The economic crisis at home—YS lenders weather financial storm
- Published: October 16, 2008
The financial moorings in the U.S. might have wavered recently, but according to the leaders of several lending institutions with offices in Yellow Springs, there are still some stable ships out there who want to float you a deal. According to market representatives from US Bank, Wesbanco and the Yellow Springs Federal Credit Union, all three are riding the financial storm with strong vital signs intact. And though they are affected by the economic downturn, they have been and expect to continue doing business pretty much as usual.
“The national media would have you believe the sky is falling, but at the local level, loans and requirements are the same as they have been. Deposits are insured by the FDIC, and investors have found that their dividends are stable,” said Lisa Clark, media relations director for US Bank’s Dayton region. “Your money is safe.”
One of the most important aspects that separates the three local banks from many of those that have failed or been bought up, is their claim that none of them got involved in the high-risk mortgage market.
Of US Bank’s national lending portfolio, just 0.03 percent was considered subprime, which means that the bank did not take a big loss when those mortgages fell through, Clark said. Though according to its 2007 annual report, US Bank increased its allowance for credit lost on residential mortgages from $43 million in 2006 to $63 million last year, its overall credit loss allowance has stayed at a stable $2 billion since 2003 for the sixth largest bank in the U.S., which reported over $237 billion in total assets in 2007.
In addition to so-called prudent lending practices, US Bank did not invest in mortgage-backed securities, which buoyed its own stock and held it within a reasonably profitable range, according to Ron Amos, the bank’s Dayton area market director. According to Yahoo Finance, US Bank stock has vacillated from a low of $20 a share to a high of $42 a share in 2008 and traded at $31.25 a share on Monday. US Bank’s Tier 1 capital ratio, used to measure a bank’s liquidity or cash reserves and recommended by federal regulators to be above at least 6 percent, is currently at a healthy 8.5 percent, Clark said.
And because in terms of profitability and risk management US Bank is consistently ranked at the top of its list of peer banks, such as Wells Fargo, Fifth Third and Key Bank, an article in the July 22 issue of the Wall Street Journal said that “US Bancorp remains one of the most profitable banks and has a better capacity to absorb losses and remain profitable than some of its peers.”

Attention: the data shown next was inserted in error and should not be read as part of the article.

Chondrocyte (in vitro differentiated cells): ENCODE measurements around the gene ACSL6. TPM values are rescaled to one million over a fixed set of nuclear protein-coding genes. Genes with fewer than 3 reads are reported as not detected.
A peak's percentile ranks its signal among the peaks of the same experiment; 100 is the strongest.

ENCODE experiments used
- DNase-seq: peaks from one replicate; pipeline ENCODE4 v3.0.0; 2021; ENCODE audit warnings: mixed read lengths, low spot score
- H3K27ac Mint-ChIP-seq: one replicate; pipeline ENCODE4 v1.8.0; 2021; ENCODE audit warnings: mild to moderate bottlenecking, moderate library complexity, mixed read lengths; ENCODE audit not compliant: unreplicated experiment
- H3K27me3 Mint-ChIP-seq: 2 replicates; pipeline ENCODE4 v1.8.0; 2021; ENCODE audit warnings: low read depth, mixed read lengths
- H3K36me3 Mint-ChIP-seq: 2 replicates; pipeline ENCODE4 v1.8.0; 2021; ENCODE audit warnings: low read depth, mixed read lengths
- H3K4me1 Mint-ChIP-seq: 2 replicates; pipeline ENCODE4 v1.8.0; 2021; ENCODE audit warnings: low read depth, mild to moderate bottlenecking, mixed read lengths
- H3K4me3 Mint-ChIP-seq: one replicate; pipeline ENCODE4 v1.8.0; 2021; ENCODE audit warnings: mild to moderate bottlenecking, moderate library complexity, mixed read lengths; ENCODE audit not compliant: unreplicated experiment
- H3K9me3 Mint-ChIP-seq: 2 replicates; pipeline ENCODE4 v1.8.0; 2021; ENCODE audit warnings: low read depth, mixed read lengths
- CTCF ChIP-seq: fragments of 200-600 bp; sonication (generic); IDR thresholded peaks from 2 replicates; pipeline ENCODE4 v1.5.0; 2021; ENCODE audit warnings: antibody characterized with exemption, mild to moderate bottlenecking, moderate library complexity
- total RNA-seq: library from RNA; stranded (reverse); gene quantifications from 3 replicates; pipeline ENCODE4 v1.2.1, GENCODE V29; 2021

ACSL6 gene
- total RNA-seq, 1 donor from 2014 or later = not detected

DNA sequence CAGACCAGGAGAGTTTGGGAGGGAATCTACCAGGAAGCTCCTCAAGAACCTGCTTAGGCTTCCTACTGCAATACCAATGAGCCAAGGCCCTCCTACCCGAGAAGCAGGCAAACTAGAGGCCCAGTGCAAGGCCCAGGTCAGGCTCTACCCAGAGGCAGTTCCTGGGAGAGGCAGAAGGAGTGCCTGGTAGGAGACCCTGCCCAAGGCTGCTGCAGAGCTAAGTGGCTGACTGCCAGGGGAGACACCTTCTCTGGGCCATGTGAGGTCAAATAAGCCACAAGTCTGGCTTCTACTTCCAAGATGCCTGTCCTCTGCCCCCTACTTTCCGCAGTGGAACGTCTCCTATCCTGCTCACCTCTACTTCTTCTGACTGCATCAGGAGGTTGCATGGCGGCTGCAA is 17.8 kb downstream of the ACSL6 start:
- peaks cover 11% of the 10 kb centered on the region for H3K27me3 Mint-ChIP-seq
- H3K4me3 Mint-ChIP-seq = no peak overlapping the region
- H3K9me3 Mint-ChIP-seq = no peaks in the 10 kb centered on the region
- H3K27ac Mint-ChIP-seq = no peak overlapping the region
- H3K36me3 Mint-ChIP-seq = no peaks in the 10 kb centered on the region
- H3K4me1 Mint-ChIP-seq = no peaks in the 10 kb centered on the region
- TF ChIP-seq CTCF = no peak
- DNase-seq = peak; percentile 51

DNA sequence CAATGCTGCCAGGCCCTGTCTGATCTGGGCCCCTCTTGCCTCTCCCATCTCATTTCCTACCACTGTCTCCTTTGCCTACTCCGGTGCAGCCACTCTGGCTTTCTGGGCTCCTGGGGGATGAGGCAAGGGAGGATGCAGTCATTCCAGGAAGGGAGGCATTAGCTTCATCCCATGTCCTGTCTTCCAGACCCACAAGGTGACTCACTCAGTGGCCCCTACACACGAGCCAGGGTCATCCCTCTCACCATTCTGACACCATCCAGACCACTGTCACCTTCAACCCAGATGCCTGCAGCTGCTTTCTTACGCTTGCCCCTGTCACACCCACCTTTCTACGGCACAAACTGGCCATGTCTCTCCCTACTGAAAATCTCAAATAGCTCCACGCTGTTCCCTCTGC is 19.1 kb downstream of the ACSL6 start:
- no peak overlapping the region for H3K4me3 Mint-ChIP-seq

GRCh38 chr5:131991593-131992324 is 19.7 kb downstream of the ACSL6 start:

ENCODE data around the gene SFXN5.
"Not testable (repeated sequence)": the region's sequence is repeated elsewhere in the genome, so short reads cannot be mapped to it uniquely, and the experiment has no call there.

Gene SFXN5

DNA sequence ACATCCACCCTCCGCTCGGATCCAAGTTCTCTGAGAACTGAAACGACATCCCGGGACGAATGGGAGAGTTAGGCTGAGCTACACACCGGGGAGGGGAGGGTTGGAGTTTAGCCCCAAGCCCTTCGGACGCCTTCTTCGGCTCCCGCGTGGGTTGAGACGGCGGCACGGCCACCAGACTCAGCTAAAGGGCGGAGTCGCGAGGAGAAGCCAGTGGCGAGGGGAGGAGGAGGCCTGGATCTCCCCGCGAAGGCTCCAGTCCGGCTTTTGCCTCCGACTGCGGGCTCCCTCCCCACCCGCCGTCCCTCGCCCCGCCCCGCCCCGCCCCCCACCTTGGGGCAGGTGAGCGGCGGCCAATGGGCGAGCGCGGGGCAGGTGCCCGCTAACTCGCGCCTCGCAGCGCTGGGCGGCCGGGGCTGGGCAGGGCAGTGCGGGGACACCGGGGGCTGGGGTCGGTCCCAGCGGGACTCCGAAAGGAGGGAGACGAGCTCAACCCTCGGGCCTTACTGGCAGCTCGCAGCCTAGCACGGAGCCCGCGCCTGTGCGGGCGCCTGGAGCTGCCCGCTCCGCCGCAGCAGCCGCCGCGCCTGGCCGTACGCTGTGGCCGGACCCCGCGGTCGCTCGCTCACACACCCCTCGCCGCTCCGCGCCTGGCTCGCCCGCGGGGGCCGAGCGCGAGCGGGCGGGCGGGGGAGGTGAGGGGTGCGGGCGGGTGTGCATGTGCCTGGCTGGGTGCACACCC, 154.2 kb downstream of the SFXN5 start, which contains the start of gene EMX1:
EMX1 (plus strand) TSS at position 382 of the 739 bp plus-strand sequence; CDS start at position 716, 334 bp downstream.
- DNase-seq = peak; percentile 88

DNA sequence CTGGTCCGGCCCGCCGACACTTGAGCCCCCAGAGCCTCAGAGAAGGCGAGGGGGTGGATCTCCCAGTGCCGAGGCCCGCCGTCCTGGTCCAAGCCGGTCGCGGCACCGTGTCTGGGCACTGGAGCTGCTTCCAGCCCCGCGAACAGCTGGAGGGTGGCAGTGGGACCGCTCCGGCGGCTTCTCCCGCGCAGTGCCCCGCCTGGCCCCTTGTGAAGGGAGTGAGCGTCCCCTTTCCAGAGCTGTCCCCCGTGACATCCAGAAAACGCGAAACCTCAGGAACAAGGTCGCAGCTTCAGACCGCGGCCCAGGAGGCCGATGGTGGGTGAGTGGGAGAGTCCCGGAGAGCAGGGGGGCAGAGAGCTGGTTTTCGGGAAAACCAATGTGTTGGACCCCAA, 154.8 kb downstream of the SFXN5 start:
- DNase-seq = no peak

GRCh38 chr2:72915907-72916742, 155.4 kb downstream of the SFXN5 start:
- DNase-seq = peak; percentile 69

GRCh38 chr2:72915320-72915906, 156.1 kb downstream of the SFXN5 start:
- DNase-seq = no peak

What does that mean for the local branch of US Bank? All branch assets are managed as part of the corporate pool, and at the local level, the bank is making a new push called “powerbanking” to encourage its branches to sell more loans and offer more banking services, Amos said.
“Instead of retrenching like other banks, we’re on the offense, because we’ve been recognized as one of the strongest banks in the country,” he said. “It’s just business as usual for us.”
Just down the road at the south end of town, the local branch of the slightly smaller WesBanco Bank is also trying to advertise its profile as a “super community bank” that remains strong enough to weather the troubling financial times.
According to David Donaldson, president of WesBanco’s Dayton market, with $5 billion in total bank assets, including $30 million at the local branch, WesBanco has practiced “conservative” lending, largely avoiding risky real estate markets (WesBanco recorded 1.3 percent loan delinquency rate for the second quarter of 2008) and intentionally selling many of its mortgages on the secondary market (rather than holding them) to hand off the risk from falling home prices, he said. The bank has also diversified both its business portfolio and its own investment portfolio and was able to maintain a Tier 1 capital level of 12.09 percent as of June, Donaldson said.
“We didn’t chase deals we thought were marginal, and we didn’t get into the subprime mortgages at all,” he said.
Through these practices, WesBanco has seen a 25 percent increase in total loan volume over the past year, including lending activity in Yellow Springs, according to Donaldson, who believes that more people are coming to Wesbanco partly because those who have lost money on their 401K, CDs and other investments are looking for safer alternatives.
“Our conservativism has created a bank that’s stable and safe, and we stand out now because of that,” Donaldson said. “Compared to Bear Stearns and institutions that got into exotic, hybrid investments whose risks they didn’t understand, we’re plain vanilla. We take deposits, make loans and service our customers — we’re boring!”